# Week 30: Statistical Signals in Superstore Sales

This week’s workout is all about finding signals or patterns in data, specifically using run charts (aka line charts).  Variance over time is one of the most common ways to understand a process and often when we’re visualizing the data we use data summarization tools like the mean (average) or median to help aid in what we’re seeing.  Quite often there’s a story that unfolds during our visual analysis – these points are all low, look at this trending section, this single measurement is way different than the others.

These visual tests are good on their own, but they can lead to imprecise interpretation, focusing on detail that may not indicate a pattern, or the inability to communicate findings in a rational and logical way to others.  Fortunately for us there’s an easy way to combat that from happening – enter statistical tests and control charts!

Control charts using their most basic definition are a way to determine if a process is stable (aka “under control”) and typically uses different types of statistical tests to programmatically identify any signals or patterns based on rules placed on the data set.  I was introduced to them from a process engineering and industrial engineering perspective and I would say from my experience they work most effectively when a process isn’t constantly changing (the most popular example: a screw factory always makes 1 inch screws, anything outside of 1 inch would indicate a problem in the manufacturing process).

So your challenge this week is to recreate 3 different statistical tests using Superstore data.  (Play along with me a little bit and assume Superstore doesn’t invest anything in changing monthly sales).  And remember – these are just signals within your data – it’s always important to validate these signals to determine if there’s a legitimate reason behind them.

### Requirements

• Dashboard size: 1100 x 800; 3 sheets, tiled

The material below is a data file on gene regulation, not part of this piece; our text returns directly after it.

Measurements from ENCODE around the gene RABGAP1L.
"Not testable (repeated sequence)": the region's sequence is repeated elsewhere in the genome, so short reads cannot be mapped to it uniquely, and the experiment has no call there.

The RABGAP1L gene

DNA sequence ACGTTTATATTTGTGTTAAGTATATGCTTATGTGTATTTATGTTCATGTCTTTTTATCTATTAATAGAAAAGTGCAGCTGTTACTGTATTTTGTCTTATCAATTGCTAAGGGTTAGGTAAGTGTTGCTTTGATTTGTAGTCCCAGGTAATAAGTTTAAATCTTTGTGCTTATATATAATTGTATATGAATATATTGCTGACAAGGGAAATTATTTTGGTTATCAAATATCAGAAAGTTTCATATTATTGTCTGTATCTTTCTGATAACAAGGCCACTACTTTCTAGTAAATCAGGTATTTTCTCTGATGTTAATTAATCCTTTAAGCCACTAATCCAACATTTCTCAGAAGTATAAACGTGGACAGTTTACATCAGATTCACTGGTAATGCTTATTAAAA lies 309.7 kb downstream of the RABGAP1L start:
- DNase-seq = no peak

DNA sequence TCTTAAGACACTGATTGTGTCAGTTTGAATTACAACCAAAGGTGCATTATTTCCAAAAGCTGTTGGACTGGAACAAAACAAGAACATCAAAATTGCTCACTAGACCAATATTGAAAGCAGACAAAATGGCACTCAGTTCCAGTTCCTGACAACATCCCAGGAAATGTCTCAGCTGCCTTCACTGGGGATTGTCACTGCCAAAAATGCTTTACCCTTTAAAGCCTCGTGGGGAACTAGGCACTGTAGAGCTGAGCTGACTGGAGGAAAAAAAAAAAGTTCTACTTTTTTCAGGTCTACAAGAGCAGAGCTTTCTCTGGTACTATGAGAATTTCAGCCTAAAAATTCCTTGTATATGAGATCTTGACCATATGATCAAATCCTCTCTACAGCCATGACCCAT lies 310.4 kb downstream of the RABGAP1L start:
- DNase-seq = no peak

• Create a run chart of monthly sales (without date drilling)
• Create a middle line that is either the mean or median
• Create +3 SD and -3 SD lines from the middle line
• Build out the 3 statistical tests – match for test causes an orange dot to be plotted on run chart
• more than 3 SD from the middle line
• 3 consecutive points trending in the same direction positively or negatively (ex: point 1 > point 2 > point 3)
• 3 consecutive points above or below the middle line
• Create a corresponding chart below run chart with indicators of the test
• Yellow dot if it’s part of the pattern that corresponds with the test
• Orange dot if it’s a signal (aka meets the test criteria, should match the run chart)
• Interactivity
• In line chart, tooltip for orange dots should indicate ‘signal’
• In symbol chart, tooltip should indicate
• ‘part of test pattern’ = gold dot
• ‘meets test criteria’ = orange dot
• Match hovering on the run chart or the symbol chart
• Specifically look at hovering over an orange dot, label appears in run chart
• Test Description – match the text, this should change with the test selected
• Match all other tooltips, descriptions, and filters

Data from this week comes from the Saved Data Source in Tableau 2018 (Sample – Superstore), download here if needed.

After you finish your workout, share on Twitter using the hashtag #WorkoutWednesday and tag @AnnUJackson, @LukeStanke, and @RodyZakovich.  (Tag @VizWizBI too – he would REALLY love to see your work!)

Also, don’t forget to track your progress using this Workout Wednesday form.

### 2 thoughts on “Week 30: Statistical Signals in Superstore Sales”

This site uses Akismet to reduce spam. Learn how your comment data is processed.

Scroll to Top